Prof. Karine Nahon

Head of Data, Government and Democracy Program, Reichman University, Israel

Professor Karine Nahon is the Head of the Data, Government, and Democracy program and an Associate Professor of Information Science at the Lauder School of Government and Ofer School of Communications at Reichman University (IDC) in Israel. She is the former president of the Israeli Internet Association (ISOC-IL). 
Previously, Prof. Nahon held a tenured position as a faculty at the Information School at the University of Washington, and directed the Virality of Information (retroV) research group and the Center for Information & Society at the University of Washington. She is the author of the award-winning book Going Viral and was listed on TheMarker’s list of 100 most influential people in Israel and Forbes' list of 50 Most Influential Women in Israel.
Prof. Nahon is a prominent voice in the area of politics of information. She plays an active role in civil society, leading and participating in the development of national policies in the area of information society, disinformation, and challenges to democracies. She co-established the civilian war room, which responded to critical challenges following October 7th. Specifically, she co-established and led the missing and hostages’ array in the civilian war room.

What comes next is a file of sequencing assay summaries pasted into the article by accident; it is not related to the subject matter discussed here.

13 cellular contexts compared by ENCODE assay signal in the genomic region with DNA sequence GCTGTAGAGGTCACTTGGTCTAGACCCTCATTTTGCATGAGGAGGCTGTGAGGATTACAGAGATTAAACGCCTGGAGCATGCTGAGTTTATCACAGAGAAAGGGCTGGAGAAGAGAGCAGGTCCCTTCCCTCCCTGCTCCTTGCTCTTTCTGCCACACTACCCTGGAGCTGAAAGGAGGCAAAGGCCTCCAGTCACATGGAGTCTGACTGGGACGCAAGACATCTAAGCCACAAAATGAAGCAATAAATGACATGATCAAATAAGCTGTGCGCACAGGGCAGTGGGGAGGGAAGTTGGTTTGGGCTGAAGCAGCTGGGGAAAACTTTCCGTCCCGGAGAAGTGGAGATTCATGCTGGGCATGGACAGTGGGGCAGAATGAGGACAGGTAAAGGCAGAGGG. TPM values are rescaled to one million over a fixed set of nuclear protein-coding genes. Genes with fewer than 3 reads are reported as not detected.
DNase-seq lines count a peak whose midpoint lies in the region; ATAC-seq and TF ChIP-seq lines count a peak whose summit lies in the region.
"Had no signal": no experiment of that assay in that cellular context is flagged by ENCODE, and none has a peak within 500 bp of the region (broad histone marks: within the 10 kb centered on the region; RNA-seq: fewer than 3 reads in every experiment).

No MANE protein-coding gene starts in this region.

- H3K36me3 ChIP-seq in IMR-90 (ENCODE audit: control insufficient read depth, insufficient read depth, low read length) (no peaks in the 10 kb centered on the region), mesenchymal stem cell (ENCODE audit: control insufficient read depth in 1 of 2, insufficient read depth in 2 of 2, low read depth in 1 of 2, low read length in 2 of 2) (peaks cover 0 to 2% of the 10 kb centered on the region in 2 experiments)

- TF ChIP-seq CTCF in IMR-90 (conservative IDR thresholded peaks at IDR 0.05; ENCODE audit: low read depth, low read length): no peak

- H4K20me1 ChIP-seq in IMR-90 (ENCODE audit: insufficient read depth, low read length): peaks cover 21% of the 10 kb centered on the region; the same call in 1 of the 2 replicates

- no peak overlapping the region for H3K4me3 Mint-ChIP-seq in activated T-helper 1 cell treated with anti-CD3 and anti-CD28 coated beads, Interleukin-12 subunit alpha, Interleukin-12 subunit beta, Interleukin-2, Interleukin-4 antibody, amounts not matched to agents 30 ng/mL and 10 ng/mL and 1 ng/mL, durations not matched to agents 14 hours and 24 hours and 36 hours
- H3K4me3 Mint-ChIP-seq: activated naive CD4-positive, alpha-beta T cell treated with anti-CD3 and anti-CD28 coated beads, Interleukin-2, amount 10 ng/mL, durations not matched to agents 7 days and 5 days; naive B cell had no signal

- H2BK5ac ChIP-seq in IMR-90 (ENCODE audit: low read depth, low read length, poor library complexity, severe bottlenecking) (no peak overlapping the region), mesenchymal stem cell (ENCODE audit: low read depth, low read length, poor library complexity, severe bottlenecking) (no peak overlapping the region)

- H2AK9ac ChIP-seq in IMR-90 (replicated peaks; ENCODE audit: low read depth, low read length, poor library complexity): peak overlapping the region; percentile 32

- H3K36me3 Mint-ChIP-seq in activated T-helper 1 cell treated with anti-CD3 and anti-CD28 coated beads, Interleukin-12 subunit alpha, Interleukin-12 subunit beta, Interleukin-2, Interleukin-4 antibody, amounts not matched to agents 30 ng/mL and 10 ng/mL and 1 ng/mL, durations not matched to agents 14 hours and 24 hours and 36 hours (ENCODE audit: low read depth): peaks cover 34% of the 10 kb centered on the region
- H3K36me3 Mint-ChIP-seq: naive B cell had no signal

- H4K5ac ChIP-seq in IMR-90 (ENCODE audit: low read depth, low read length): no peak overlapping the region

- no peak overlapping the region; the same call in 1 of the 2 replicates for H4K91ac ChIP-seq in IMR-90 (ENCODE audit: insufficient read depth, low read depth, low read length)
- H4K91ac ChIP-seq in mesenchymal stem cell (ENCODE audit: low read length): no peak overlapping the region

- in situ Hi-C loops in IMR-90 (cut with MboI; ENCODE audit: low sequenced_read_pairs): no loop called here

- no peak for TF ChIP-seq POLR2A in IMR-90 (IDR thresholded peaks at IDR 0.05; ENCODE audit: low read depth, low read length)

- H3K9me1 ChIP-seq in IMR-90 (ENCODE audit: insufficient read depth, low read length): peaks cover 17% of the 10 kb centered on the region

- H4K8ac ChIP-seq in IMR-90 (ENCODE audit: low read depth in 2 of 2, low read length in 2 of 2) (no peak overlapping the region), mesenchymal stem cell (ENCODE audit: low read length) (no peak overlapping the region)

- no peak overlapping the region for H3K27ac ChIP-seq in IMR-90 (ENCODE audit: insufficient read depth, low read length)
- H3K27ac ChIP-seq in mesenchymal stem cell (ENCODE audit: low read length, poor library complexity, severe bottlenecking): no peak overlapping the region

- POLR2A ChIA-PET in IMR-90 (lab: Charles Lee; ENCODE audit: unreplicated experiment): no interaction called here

Prof. Nahon’s previous public roles include chairing the national sub-committee of Ethics, Regulation, and Artificial Intelligence and participating in national committees examining regulations of platforms and election law. She was also a member of the Chief Information Officer (CIO) Cabinet, representing Israel in the UN’s Committee for Science and Technology. Additionally, she co-founded two Israeli NGOs: Privacy Israel, and the Digital Rights Movement. She served as a board member of Wikimedia, the Freedom of Information Movement, and the Open Knowledge Workshop. Prof. Nahon’s distinguished career reflects her deep commitment to advancing the governance’s understanding of information society, making her a pivotal figure in the intersections of information technology, democracy, and policy.